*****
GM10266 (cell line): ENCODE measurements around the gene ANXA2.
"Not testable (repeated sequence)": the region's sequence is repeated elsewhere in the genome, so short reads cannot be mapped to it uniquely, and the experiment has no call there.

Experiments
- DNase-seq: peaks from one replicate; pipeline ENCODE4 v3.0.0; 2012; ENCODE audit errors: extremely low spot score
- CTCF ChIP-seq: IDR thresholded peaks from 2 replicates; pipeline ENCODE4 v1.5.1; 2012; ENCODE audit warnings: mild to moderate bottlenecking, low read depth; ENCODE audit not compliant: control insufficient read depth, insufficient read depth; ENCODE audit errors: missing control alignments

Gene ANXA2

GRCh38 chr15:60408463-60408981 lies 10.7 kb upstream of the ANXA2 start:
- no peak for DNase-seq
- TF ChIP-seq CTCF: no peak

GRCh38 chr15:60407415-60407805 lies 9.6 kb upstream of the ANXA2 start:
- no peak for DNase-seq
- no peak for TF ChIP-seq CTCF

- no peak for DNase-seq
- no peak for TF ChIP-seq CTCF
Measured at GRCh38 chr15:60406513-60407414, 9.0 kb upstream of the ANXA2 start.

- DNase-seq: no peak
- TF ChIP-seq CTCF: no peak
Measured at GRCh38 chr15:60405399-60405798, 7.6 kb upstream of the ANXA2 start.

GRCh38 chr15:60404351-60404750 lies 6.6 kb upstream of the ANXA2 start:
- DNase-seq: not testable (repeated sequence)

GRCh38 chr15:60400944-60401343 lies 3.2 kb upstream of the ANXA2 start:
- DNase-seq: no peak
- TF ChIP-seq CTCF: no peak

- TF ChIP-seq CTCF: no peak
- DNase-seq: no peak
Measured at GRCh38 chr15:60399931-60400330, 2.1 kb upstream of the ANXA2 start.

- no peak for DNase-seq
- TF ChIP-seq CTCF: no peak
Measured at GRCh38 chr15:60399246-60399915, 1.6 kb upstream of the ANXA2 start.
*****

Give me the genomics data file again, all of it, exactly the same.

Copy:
GM10266 (cell line): ENCODE measurements around the gene ANXA2.
"Not testable (repeated sequence)": the region's sequence is repeated elsewhere in the genome, so short reads cannot be mapped to it uniquely, and the experiment has no call there.

Experiments
- DNase-seq: peaks from one replicate; pipeline ENCODE4 v3.0.0; 2012; ENCODE audit errors: extremely low spot score
- CTCF ChIP-seq: IDR thresholded peaks from 2 replicates; pipeline ENCODE4 v1.5.1; 2012; ENCODE audit warnings: mild to moderate bottlenecking, low read depth; ENCODE audit not compliant: control insufficient read depth, insufficient read depth; ENCODE audit errors: missing control alignments

Gene ANXA2

GRCh38 chr15:60408463-60408981 lies 10.7 kb upstream of the ANXA2 start:
- no peak for DNase-seq
- TF ChIP-seq CTCF: no peak

GRCh38 chr15:60407415-60407805 lies 9.6 kb upstream of the ANXA2 start:
- no peak for DNase-seq
- no peak for TF ChIP-seq CTCF

- no peak for DNase-seq
- no peak for TF ChIP-seq CTCF
Measured at GRCh38 chr15:60406513-60407414, 9.0 kb upstream of the ANXA2 start.

- DNase-seq: no peak
- TF ChIP-seq CTCF: no peak
Measured at GRCh38 chr15:60405399-60405798, 7.6 kb upstream of the ANXA2 start.

GRCh38 chr15:60404351-60404750 lies 6.6 kb upstream of the ANXA2 start:
- DNase-seq: not testable (repeated sequence)

GRCh38 chr15:60400944-60401343 lies 3.2 kb upstream of the ANXA2 start:
- DNase-seq: no peak
- TF ChIP-seq CTCF: no peak

- TF ChIP-seq CTCF: no peak
- DNase-seq: no peak
Measured at GRCh38 chr15:60399931-60400330, 2.1 kb upstream of the ANXA2 start.

- no peak for DNase-seq
- TF ChIP-seq CTCF: no peak
Measured at GRCh38 chr15:60399246-60399915, 1.6 kb upstream of the ANXA2 start.